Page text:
Question: Why are they sending out juror surveys? Aren’t the courts closed? Is this a scam?
Q: I got a notice for jury duty but I thought they weren’t doing that because of COVID-19. Please find out about this.
Answer: Numerous readers are asking about juror questionnaires or notices of potential jury service in Hawaii’s state court system. The examples described to us were legitimate. It was the timing that threw people off, arriving in mailboxes around the same time it was announced that jury trials in state courts would be pushed back again, due to the pandemic.
The first reader received a Hawaii State Judiciary juror questionnaire, about 235,000 of which were mailed statewide last Monday. These questionnaires go out every August, to build a jury pool for the following year. So even though there are no state juries being selected now, recipients do need to complete the questionnaire, for use in 2021, said Jan Kagehiro, spokeswoman for the Hawaii State Judiciary.
It was mailed statewide to individuals selected at random from Hawaii’s voter registration or driver’s license rolls. About 85,000 were mailed to Oahu residents, 55,000 in Maui County, 70,000 on Hawaii island and 25,000 on Kauai, according to a Judiciary news release.
Recipients have 10 days to complete and return it to the Jury Pool Office in the envelope provided.
The second reader received a “pre-service survey” from 1st Circuit Court on Oahu, not an actual summons to jury duty.
The 1st Circuit mailed these surveys to 500 prospective jurors on July 29 to collect preliminary information about their ability to serve, Kagehiro said.
“For example, one possible reason a person might not be available to serve would be if they have significant concerns about COVID-19 due to their age (65+) or pre-existing medical condition. (Documents from their physician would be required),” Kagehiro said in an email.
When these notices were mailed, jury trials in state courts were expected to resume in September. However, that’s been pushed back to October, per an order Wednesday from Hawaii Supreme Court Chief Justice Mark Recktenwald.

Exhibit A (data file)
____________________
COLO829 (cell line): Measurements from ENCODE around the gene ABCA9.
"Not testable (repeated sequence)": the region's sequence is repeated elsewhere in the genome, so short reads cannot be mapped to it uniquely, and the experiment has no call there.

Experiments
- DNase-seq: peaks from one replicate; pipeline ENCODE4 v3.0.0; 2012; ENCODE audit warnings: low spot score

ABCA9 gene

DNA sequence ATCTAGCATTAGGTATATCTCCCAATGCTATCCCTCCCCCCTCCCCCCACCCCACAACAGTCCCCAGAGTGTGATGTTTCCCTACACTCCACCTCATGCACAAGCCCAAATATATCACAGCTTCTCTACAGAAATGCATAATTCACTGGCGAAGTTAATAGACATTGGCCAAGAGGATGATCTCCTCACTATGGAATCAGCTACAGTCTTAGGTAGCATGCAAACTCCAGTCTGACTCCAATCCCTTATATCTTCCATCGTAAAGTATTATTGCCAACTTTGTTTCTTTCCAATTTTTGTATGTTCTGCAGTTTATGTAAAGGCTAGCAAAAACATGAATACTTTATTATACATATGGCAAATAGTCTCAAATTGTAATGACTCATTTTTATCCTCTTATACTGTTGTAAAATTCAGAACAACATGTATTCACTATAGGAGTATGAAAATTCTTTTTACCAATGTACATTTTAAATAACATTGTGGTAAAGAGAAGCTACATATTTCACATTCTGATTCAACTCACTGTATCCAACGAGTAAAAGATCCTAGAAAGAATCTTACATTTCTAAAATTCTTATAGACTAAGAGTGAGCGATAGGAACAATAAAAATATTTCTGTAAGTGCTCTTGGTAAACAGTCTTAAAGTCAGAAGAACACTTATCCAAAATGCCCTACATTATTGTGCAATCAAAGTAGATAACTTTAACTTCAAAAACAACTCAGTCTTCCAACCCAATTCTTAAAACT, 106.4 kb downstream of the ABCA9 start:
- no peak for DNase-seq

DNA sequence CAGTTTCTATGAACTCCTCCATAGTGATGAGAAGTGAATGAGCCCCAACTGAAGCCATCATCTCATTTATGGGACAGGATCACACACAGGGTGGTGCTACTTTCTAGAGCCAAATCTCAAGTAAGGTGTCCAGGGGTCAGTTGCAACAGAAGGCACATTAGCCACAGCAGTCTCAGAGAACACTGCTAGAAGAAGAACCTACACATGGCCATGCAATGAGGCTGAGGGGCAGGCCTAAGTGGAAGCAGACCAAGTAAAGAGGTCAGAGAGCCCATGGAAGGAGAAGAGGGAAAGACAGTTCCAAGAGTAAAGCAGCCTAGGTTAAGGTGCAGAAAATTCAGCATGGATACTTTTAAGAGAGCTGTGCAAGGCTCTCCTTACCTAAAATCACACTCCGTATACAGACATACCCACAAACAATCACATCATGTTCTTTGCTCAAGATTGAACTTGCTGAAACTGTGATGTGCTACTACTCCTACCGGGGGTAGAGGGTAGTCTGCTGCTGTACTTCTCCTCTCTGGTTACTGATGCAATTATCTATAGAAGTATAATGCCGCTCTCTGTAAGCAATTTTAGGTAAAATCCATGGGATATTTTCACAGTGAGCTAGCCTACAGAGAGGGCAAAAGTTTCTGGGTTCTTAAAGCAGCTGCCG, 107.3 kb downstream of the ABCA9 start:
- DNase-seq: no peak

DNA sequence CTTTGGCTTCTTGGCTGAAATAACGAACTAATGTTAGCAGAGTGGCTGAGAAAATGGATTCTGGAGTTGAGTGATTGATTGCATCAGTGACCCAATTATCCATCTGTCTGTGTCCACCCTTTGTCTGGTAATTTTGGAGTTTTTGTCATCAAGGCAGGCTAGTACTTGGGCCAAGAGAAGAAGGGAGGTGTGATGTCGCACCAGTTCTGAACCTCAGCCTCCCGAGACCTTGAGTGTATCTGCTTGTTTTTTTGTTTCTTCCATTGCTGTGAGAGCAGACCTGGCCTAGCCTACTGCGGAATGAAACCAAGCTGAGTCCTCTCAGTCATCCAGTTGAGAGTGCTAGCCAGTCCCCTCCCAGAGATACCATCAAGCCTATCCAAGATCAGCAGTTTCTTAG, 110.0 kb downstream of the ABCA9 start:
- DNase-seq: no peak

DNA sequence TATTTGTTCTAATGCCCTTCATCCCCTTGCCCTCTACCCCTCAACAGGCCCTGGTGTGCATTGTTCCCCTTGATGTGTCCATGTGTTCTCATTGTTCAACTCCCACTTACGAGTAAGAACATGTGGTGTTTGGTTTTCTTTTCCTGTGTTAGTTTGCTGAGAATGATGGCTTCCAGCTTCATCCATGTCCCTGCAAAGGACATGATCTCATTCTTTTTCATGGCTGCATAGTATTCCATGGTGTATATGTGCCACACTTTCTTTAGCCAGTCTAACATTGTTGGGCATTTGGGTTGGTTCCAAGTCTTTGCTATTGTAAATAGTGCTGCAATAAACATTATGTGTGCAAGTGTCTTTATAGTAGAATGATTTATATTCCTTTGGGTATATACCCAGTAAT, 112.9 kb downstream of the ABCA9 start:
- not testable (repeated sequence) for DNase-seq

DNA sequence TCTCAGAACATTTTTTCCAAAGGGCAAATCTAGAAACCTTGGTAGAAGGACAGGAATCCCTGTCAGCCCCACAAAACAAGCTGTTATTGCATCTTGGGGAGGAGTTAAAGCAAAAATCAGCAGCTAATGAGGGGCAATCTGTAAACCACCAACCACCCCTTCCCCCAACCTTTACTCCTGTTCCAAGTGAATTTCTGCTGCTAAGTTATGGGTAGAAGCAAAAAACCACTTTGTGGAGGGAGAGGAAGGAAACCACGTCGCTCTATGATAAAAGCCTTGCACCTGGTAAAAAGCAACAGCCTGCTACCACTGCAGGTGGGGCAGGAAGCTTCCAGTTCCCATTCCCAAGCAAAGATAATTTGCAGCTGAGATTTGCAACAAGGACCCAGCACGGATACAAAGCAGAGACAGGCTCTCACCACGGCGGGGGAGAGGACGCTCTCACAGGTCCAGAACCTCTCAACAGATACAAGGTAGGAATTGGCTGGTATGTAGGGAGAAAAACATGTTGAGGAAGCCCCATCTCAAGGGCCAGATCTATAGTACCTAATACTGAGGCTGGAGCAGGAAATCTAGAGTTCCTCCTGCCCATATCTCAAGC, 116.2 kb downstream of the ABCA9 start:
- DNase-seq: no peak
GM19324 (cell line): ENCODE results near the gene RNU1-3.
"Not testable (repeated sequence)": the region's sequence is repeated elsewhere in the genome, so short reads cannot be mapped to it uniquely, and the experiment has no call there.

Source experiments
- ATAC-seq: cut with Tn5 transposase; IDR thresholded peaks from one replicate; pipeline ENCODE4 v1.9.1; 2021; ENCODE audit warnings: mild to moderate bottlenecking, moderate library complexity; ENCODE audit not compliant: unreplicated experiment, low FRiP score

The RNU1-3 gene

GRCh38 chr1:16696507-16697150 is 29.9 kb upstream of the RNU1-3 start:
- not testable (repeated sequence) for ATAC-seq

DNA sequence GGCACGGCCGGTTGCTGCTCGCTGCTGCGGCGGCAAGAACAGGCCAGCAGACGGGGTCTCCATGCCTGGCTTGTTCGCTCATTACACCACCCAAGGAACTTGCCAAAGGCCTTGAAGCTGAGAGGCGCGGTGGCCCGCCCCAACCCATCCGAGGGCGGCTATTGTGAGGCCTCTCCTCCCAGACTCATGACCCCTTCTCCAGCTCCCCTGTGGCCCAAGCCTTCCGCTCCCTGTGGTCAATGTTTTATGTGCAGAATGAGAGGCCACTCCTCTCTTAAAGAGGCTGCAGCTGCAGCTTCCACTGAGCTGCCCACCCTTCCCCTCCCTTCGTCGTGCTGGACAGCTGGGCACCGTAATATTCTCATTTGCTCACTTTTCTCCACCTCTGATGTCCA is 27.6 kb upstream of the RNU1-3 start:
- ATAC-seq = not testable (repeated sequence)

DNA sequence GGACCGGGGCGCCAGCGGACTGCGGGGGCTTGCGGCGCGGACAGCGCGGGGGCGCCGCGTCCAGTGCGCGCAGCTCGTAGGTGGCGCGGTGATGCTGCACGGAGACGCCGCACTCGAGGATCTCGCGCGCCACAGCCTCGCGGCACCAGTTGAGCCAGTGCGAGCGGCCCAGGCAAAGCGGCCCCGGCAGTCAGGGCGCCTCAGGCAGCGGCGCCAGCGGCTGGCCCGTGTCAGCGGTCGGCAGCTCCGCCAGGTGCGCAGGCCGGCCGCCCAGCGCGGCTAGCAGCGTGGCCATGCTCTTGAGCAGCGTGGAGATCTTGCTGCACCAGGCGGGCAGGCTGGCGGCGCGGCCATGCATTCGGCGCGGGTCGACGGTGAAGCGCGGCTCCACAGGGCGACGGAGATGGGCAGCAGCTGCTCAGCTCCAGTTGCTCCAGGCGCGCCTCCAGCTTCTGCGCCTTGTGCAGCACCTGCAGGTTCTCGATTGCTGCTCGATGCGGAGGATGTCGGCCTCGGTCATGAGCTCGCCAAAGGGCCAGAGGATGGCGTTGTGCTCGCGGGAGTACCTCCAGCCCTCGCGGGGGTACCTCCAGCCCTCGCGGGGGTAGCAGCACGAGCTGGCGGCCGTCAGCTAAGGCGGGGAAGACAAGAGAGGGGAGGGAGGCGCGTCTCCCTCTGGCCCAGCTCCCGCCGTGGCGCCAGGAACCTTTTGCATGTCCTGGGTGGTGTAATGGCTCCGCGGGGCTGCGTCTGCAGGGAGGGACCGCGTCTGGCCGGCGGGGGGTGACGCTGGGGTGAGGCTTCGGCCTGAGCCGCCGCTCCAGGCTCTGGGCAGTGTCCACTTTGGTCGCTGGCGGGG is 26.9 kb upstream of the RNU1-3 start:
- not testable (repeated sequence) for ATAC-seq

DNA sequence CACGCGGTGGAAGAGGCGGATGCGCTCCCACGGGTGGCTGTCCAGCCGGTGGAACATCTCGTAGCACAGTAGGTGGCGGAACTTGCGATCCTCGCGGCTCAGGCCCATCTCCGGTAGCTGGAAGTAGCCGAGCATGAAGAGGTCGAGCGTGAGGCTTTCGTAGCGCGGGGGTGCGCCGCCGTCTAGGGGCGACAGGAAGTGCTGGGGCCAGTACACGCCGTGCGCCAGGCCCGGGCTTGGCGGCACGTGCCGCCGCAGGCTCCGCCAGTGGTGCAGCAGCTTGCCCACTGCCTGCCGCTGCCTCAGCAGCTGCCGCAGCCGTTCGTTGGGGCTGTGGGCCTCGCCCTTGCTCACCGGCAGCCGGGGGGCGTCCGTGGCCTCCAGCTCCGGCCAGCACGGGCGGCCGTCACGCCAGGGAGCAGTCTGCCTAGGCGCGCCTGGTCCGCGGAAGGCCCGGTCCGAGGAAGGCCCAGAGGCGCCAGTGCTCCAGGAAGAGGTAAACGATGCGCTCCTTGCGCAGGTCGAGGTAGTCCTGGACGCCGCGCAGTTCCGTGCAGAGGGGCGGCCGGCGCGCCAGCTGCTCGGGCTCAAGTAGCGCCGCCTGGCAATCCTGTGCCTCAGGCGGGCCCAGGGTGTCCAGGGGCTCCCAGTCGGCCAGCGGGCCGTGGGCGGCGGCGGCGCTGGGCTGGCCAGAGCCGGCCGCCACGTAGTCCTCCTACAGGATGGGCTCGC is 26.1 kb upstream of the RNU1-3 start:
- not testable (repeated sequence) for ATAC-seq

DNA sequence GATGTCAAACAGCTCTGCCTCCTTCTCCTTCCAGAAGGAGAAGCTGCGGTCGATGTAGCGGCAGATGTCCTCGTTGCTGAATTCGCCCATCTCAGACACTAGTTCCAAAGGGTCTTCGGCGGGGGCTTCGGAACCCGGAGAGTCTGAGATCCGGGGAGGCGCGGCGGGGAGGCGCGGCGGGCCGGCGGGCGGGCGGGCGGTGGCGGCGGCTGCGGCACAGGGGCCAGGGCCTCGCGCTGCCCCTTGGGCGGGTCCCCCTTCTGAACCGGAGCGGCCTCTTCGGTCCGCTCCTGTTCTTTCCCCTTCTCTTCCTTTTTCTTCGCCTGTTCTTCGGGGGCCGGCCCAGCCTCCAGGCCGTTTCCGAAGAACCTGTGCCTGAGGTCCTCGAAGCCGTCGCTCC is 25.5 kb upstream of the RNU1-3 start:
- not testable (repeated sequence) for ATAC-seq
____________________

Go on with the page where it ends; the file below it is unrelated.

Anyone who received the pre-service survey should fill it out and return it, despite the postponement, as responses will help the court system prepare for resumption of jury selection, Kagehiro said. “Our goal is to ensure the health and safety of prospective jurors, along with other court users,” she said.
Several readers who asked about these mailers mentioned being worried about sitting in close quarters with other people during jury selection, and, if they were selected to serve, during the trial itself. They were afraid they’d catch COVID-19.
The Judiciary says on its website that the state Department of Health “is in varying stages of reviewing and approving the circuit courts’ health-and-safety plans to resume jury selection and jury trials.”
The plan includes touchless temperature scans and COVID-19 screening questions before entering a courthouse; required face coverings; enforced physical distancing measures; and increased cleaning and disinfecting of Judiciary facilities, it said.
While walking toward our car in Kailua, my husband lost his balance and slowly fell to the ground. I could not manage to get him to stand up by myself. As I struggled to get him up, our daughter’s neighbor, Melissa, ran from across the street and came to my aid. Together we were able to get him up and into the car. I also noticed someone in a truck who had stopped on the side of the road. It is a wonderful feeling to know that we have a lot of “good Samaritans” who were quick and willing to come to our aid. A big mahalo to Melissa and the driver of the truck! — Two grateful senior citizens
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